The US economy grew 6.4% in the first three months of this year, leading economists to believe that 2021 could be the strongest growth year in 37 years, thanks to strong consumer spending, among other things.
The Commerce Department reported Thursday that growth in gross domestic product – the country’s total production of goods and services – was unchanged from both estimates. The growth rate was higher than 4.3% in the fourth quarter.
Economists believe GDP growth will accelerate in the current April-June quarter at an annual rate of 10% or better. For the full year, the US economy is expected to grow by about 7%, which would be the best result since the 7.2% rise in 1984, when the economy was emerging from a deep, spike-triggered recession. The interest rates adopted by the Federal Reserve to stem rampant high inflation in the 1970s.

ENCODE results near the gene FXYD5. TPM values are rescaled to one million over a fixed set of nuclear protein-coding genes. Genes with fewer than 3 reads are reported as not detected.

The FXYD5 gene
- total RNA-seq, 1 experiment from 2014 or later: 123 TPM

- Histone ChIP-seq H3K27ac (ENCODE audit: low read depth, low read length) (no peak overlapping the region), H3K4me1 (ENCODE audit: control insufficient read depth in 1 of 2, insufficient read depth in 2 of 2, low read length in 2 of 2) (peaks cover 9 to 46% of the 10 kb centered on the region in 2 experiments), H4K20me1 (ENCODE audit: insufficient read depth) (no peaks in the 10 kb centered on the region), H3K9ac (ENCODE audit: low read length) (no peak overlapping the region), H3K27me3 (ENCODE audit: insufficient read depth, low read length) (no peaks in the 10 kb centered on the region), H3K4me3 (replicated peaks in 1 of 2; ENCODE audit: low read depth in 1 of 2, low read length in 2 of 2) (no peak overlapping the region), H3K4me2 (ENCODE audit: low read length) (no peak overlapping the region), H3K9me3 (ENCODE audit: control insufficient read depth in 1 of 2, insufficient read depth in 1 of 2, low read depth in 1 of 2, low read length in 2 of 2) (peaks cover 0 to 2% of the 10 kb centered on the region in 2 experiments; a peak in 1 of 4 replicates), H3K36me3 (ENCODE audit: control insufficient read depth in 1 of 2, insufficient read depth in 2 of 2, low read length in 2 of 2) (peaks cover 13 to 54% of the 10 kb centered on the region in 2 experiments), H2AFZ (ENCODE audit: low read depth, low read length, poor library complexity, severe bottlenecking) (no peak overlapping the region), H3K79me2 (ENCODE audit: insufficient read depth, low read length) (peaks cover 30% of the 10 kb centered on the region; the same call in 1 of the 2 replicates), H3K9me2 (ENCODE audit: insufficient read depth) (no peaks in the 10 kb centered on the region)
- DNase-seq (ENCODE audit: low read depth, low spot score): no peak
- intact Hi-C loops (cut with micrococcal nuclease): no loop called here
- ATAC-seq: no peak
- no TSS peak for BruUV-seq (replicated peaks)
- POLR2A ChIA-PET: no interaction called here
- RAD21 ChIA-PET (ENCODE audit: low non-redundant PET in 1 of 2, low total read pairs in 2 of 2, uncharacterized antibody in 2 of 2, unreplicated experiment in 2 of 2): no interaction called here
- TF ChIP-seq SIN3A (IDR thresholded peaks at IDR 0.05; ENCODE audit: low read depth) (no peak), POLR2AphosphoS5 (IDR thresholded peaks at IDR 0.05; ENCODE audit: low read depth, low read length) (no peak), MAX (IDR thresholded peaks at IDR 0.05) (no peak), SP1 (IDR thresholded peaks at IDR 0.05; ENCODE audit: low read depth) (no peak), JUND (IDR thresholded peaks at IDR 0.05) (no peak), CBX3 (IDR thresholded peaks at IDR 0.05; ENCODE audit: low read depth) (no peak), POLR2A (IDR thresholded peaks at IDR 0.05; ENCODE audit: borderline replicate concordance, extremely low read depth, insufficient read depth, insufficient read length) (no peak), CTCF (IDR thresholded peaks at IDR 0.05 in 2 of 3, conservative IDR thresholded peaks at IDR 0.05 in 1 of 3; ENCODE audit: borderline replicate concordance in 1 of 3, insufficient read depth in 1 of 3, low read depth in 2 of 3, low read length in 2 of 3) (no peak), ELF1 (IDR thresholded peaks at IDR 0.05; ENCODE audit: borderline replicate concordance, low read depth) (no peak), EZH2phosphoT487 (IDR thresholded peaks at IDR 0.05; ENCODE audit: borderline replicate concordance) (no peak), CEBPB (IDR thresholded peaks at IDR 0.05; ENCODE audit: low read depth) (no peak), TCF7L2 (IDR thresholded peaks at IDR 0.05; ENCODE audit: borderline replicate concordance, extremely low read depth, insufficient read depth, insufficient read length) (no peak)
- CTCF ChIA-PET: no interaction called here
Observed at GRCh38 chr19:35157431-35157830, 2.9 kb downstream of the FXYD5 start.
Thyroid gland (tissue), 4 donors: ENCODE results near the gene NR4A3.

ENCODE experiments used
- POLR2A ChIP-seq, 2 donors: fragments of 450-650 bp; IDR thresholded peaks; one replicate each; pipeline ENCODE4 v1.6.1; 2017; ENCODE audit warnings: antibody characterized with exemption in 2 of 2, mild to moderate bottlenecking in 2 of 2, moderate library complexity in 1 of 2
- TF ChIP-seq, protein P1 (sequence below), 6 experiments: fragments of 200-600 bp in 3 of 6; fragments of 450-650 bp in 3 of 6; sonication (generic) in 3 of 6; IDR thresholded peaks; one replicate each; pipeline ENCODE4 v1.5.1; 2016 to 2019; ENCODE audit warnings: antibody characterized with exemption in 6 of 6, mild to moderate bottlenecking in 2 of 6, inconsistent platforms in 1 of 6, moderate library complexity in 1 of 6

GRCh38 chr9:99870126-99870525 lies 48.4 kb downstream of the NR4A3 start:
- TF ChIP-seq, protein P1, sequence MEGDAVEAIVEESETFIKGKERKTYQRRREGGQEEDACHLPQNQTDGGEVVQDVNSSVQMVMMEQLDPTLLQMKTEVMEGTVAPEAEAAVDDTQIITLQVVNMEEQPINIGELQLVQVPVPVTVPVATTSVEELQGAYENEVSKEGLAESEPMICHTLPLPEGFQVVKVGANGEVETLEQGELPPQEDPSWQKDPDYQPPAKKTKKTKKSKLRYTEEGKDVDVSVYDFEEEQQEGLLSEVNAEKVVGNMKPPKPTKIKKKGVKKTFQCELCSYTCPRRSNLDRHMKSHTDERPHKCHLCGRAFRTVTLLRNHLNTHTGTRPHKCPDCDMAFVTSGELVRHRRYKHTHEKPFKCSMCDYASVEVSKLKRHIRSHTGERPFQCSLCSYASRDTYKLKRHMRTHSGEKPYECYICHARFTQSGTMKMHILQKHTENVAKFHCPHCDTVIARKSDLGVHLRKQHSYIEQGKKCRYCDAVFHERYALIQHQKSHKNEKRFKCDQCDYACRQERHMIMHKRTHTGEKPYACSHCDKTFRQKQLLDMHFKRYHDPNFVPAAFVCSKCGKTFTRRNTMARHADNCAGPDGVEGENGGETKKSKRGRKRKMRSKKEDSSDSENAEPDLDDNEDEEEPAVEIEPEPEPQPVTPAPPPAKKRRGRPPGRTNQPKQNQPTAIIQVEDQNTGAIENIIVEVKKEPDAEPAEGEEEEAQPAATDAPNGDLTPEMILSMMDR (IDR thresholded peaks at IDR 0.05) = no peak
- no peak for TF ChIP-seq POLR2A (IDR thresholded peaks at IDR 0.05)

Some analysts believe that US GDP growth may even exceed the 1984 mark and reach 7.7% this year. This would be his best performance since 1951.
Thursday’s GDP report was the government’s third and final assessment of GDP for the first quarter.
Consumer spending, which accounts for more than two-thirds of economic activity, grew at a staggering annual rate of 11.4% in the first three months of the year, slightly more than the 11.3% growth estimate estimated one month earlier.
The increase in spending reflected an increase in purchases of goods, led by car sales, and an increase in spending on services, primarily food and accommodation services for travel, two areas that benefited from the reopening of the economy, with the increase in vaccination.
Business investment grew at a solid rate of 11.7%, better than the previous estimate of 10.8% growth, while public spending increased at a rate of 5.7%, slightly less than last month’s estimate, from an expected gain of 5.8%.